I spend a considerable amount of my time leading three Girl Scout Troops. One of the biggest gifts that the program gives girls is the opportunity to lead, in ways that other organizations simply don’t. Since there are fundamental differences in the ways in which girls and boys interact with the world, I think that it’s important to have leadership programs that are aimed at both genders. It encourages them to step out of their comfort zones, and try new things.
As a leader, I take the opportunity to encourage girls to lead very seriously. This year, 8 girls in my Cadette troop earned their Girl Scout Silver Award. The silver award is the second highest award that girls can earn in Girl Scouts. It is the highest award that they can earn at the Cadette level. The highest award is the Gold Award, which can only be earned at the Senior and Ambassador levels. The silver award has a prerequisite of one Journey, that typically takes 3-6 months to complete. The silver award project is a minimum of 50 hours.
Each of these girls came up with a unique community service project that was also sustainable, after their involvement ended. My daughter built a platform at the Tiger Rescue for a bobcat named Maggie. Two girls made dresses for girls in Africa. They taught other girls to sew in the process, as well as educated them on the need for proper clothing in other parts of the world. One girl built a number of activities for Horse and Buddy. Yet another took up donations for RUFF- a local rescue organization, and set up semi-permanent donation bins that will be taken care of after her project is done. Each project is as unique as the girls themselves.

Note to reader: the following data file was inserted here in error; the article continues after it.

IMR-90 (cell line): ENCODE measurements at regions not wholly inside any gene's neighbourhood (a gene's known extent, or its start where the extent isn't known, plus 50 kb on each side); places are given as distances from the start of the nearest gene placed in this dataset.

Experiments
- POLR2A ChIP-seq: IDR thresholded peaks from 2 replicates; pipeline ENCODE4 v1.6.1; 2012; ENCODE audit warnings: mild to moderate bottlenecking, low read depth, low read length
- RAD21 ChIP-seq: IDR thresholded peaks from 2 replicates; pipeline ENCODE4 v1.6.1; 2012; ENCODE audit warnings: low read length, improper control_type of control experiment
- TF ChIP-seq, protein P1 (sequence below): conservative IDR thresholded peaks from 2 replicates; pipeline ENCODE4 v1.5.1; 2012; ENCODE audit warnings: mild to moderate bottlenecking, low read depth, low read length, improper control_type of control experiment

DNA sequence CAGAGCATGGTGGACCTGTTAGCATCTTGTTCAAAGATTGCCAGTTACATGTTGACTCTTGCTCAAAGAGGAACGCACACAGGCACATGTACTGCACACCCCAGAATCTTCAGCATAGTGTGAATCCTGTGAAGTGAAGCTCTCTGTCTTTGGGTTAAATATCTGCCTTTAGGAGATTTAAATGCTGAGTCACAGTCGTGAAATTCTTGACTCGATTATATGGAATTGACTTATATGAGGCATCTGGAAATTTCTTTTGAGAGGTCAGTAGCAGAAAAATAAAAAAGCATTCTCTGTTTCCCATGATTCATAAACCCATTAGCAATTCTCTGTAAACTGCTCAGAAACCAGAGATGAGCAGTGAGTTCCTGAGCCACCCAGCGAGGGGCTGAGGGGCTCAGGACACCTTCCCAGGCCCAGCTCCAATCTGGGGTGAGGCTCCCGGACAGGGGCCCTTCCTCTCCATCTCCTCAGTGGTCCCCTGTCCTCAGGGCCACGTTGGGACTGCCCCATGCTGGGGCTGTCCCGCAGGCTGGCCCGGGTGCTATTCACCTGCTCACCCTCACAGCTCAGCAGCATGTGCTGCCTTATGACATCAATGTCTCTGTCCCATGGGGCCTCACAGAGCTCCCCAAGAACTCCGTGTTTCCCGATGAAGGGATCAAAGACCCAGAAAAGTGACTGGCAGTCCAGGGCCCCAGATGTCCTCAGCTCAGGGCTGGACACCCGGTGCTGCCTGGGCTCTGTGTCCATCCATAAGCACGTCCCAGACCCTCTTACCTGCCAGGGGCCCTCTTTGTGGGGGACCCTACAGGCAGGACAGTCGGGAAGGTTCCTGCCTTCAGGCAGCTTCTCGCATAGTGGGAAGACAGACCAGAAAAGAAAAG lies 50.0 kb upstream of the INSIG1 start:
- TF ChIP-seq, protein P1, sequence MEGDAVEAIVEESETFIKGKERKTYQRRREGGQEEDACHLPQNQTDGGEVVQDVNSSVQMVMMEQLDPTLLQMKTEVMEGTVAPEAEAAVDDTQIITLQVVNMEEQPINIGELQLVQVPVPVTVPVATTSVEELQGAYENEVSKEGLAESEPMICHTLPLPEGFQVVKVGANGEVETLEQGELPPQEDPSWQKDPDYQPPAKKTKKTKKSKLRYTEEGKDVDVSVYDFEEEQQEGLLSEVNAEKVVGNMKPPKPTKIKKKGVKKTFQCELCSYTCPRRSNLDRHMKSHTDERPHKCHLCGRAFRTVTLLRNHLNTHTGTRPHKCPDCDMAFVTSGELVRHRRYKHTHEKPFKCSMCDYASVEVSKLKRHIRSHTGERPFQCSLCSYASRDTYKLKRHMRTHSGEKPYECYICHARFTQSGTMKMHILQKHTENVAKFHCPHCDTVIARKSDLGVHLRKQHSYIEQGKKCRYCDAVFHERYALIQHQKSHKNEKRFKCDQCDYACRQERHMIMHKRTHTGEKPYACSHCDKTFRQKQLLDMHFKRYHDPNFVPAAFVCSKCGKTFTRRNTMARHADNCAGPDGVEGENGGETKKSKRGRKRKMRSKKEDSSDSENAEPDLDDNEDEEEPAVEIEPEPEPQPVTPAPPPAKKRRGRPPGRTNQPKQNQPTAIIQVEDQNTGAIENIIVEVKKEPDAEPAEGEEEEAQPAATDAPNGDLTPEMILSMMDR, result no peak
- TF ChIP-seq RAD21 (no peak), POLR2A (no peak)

Each project taught the girl age-appropriate lessons about leadership, project planning, execution, and report writing. The Girl Scout Silver Award is also a pre-requisite to the Girl Scout Gold Award. I’m hoping that these girls decide to pursue the award as they enter high school. We try to break the projects up into small chunks so that the girls get the idea that they can achieve great things if they break them up and do a little bit at a time. You can eat an entire elephant one bite at a time. It’s all about encouraging girls to lead, encouraging girls to do great things. By giving them opportunities at an early age, they get to practice and hone those skills as they grow into adulthood.
It is a wonderful responsibility and opportunity. It’s one I thoroughly enjoy.